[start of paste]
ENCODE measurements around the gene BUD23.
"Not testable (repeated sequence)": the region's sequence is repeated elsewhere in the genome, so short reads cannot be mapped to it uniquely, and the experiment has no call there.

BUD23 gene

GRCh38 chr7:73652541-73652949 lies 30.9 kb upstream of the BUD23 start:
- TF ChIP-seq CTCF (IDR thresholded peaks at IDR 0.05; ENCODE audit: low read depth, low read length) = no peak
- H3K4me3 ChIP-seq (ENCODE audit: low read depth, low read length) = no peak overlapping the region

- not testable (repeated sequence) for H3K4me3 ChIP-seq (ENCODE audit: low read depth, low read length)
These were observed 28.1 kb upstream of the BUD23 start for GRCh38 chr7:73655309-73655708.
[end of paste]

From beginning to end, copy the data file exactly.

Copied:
ENCODE measurements around the gene BUD23.
"Not testable (repeated sequence)": the region's sequence is repeated elsewhere in the genome, so short reads cannot be mapped to it uniquely, and the experiment has no call there.

BUD23 gene

GRCh38 chr7:73652541-73652949 lies 30.9 kb upstream of the BUD23 start:
- TF ChIP-seq CTCF (IDR thresholded peaks at IDR 0.05; ENCODE audit: low read depth, low read length) = no peak
- H3K4me3 ChIP-seq (ENCODE audit: low read depth, low read length) = no peak overlapping the region

- not testable (repeated sequence) for H3K4me3 ChIP-seq (ENCODE audit: low read depth, low read length)
These were observed 28.1 kb upstream of the BUD23 start for GRCh38 chr7:73655309-73655708.